- Walk on the center of hiking trails rather than the edges.
- Consider your own biology. Some studies suggest that your blood type may make you more susceptible to tick bites.
- Check yourself frequently for ticks, especially after stopping for a time, surveying yourself from the feet up. (Ticks generally travel upward and, contrary to popular belief, do not fly or jump.)
- Shower immediately after wandering outside, taking a close look behind your knees, in your underarms, navel, and groin, as well as on your backside. (A mirror can be very helpful!)
- Never crush a tick with your fingers. Always remove them wearing gloves and according to the CDC guidelines. Next, wash the area with alcohol. It’s believed that ticks need to be attached for about 24 hours to transmit the bacteria, so removing them from your skin quickly, carefully, and thoroughly is essential to reducing the potential for disease.
Special Considerations for Your Animal Companions
- Create non-toxic tick repellant sprays for your dog. Use a spray bottle with a diluted essential oil such as tumeric, rose geranium, lavender, citronella, eucalyptus, or lemongrass. Make sure to check with your vet on which oil might be most effective for your pooch and to avoid any allergy considerations. In general, avoid using essential oils on cats as they can be toxic to cats.
- Check dogs and cats anytime they enter your home after romping in the out-of-doors. Run your fingers through their fur against the direction it normally lays. Investigate any bumps or small black spots on their skin. Pay special attention to in and around the ears and eyes, between their toes, on the underside of their legs, and under a collar.
A Spiritual Practice for Human-Tick Conflicts
If you find a tick and end up as the animal’s executioner, consider offering the tick an apology and blessing.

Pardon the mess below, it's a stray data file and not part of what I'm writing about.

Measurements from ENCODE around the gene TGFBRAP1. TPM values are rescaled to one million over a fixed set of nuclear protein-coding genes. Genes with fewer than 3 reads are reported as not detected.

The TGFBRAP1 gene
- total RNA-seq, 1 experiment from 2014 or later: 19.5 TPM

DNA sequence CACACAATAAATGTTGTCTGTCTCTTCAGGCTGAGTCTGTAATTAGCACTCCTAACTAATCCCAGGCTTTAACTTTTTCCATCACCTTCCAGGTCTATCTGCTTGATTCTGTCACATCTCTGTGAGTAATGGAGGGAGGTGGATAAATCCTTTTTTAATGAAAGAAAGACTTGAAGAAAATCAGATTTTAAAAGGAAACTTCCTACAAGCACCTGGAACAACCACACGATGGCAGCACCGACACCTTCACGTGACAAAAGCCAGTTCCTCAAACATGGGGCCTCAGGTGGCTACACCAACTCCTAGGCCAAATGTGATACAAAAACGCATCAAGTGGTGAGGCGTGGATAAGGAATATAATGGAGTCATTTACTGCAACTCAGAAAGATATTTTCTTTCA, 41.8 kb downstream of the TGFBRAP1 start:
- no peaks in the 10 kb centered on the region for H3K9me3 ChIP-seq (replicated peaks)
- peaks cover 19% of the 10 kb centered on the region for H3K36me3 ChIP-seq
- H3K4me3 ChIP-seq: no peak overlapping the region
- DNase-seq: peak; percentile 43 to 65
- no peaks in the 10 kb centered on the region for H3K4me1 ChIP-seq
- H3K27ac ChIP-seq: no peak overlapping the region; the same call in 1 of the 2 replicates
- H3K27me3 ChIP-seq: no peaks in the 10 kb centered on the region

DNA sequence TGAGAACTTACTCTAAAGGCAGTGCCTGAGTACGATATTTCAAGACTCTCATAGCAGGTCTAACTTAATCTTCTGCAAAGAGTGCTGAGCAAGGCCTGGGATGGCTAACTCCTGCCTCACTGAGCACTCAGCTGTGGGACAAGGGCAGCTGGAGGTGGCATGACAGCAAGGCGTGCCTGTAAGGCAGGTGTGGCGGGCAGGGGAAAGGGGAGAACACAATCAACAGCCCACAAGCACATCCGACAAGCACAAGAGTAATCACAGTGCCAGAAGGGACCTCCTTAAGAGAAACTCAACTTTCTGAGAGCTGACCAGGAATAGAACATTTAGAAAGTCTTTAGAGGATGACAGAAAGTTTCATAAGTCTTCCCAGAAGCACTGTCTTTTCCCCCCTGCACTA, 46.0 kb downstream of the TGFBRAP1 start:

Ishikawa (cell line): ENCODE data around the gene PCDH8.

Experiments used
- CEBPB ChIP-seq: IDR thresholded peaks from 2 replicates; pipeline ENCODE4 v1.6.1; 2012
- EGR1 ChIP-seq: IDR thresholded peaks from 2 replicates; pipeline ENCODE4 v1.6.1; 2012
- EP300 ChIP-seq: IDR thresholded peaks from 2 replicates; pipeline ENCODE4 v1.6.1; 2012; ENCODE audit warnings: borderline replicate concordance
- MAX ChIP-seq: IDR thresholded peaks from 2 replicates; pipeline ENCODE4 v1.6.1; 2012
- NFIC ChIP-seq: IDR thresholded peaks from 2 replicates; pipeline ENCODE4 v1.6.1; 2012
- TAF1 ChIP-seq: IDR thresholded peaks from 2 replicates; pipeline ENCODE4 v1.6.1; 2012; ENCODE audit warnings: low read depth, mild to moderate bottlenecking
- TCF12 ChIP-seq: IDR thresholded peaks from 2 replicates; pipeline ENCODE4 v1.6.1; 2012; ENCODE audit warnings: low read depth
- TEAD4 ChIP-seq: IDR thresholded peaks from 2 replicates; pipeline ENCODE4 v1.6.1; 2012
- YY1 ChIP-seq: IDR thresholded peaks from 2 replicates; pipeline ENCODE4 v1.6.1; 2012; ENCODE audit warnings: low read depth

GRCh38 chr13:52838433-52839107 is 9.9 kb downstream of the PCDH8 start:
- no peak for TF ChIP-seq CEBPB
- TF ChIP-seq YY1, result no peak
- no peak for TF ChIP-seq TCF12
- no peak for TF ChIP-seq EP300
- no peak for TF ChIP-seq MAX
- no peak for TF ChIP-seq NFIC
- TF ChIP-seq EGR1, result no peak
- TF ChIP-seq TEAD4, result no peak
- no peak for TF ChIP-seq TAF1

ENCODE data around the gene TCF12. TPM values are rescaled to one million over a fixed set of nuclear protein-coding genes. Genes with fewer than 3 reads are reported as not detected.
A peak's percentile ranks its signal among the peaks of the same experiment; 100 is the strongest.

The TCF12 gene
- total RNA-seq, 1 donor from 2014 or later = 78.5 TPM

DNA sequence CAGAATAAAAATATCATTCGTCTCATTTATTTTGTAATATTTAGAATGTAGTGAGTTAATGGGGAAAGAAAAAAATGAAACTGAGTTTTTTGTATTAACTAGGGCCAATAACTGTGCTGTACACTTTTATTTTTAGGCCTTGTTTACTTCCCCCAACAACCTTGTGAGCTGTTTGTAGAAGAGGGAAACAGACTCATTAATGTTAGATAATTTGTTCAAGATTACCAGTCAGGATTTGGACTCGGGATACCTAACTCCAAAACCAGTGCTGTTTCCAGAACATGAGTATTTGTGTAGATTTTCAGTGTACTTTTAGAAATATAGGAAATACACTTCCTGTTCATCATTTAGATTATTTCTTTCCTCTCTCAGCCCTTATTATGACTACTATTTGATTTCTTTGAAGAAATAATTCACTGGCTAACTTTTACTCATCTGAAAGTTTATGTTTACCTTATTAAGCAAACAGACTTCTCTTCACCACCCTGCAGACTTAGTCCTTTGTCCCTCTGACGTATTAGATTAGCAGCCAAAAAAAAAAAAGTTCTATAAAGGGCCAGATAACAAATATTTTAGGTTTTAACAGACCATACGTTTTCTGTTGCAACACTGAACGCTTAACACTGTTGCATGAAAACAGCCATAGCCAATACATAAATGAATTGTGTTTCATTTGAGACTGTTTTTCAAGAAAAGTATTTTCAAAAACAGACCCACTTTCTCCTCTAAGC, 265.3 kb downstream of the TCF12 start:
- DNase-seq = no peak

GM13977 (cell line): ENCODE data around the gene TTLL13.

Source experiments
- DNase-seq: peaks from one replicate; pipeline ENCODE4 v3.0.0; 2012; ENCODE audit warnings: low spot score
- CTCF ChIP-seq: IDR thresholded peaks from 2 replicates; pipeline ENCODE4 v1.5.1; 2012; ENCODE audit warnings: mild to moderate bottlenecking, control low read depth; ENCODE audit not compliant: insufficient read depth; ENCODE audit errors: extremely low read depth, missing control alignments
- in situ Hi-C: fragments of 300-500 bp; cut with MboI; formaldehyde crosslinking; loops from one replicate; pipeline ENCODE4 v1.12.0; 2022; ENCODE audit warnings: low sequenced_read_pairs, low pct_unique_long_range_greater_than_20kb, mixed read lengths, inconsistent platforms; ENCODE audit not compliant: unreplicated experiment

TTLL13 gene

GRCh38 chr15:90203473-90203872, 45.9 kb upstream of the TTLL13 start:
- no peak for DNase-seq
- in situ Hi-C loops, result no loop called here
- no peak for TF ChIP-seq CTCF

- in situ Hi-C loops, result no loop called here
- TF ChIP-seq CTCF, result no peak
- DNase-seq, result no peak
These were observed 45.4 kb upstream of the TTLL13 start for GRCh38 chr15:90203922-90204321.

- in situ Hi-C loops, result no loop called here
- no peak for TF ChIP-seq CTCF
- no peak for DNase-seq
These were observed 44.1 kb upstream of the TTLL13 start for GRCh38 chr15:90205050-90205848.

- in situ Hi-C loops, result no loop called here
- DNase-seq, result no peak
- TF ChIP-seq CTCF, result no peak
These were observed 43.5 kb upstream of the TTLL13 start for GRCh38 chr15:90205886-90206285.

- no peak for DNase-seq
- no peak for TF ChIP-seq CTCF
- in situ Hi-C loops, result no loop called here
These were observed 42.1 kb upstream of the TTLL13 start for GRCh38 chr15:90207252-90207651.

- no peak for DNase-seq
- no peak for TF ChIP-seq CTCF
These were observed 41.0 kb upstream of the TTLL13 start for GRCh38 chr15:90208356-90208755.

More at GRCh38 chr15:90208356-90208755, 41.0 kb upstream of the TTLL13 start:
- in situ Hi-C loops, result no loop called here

Pardon my violence, little one, if you can. I recognize that all life is interconnected, and sometimes conflicts arise, like today. This is not an excuse for your death but an acknowledgment of my choice. I will use this moment as a reminder to seek to prevent your kind from attaching to me so that I am not in this position again. I hope you have a most auspicious next lifetime.
Although these words won’t prevent death, witnessing losses
can bring attention to the challenges of interspecies living. Further, it can remind us that all lives on this earth likely have value for those living them.
Ticks Are the Center of Their Own Lives
Ticks played a prominent role in German biologist Jakob von Uexküll’s early-20th-century thinking on the perception of nonhuman beings. At the time, many people suggested all animals were mechanistic creatures driven merely by biological cause and effect. Yet, in A Stroll Through the Worlds of Animals and Men, von Uexküll took a different approach, recounting in great detail what the lives of various animals, including ticks, might be like in their own sensory worlds. “Each individual [is] a subject, living in a world of its own, of which it is the center,” he asserted. “It cannot, therefore, be compared to a machine.”
Although von Uexküll’s work is over a century old, it remains influential. His reflections led to further scholarship arguing that animals were subjects of their own lives; they weren’t mere objects for human use and to which we had no moral obligations.
Now, I realize some of you readers might think I’ve gone a bit too far contemplating the lives of ticks. Yet, consider this fact: Insects account for over 90 percent of animal life on earth. So, maybe we ought to consider their perspective a bit more than we usually do.
Want more creative ideas for dealing conscientiously with pests? Read “A Spiritual Approach to Pest Management.”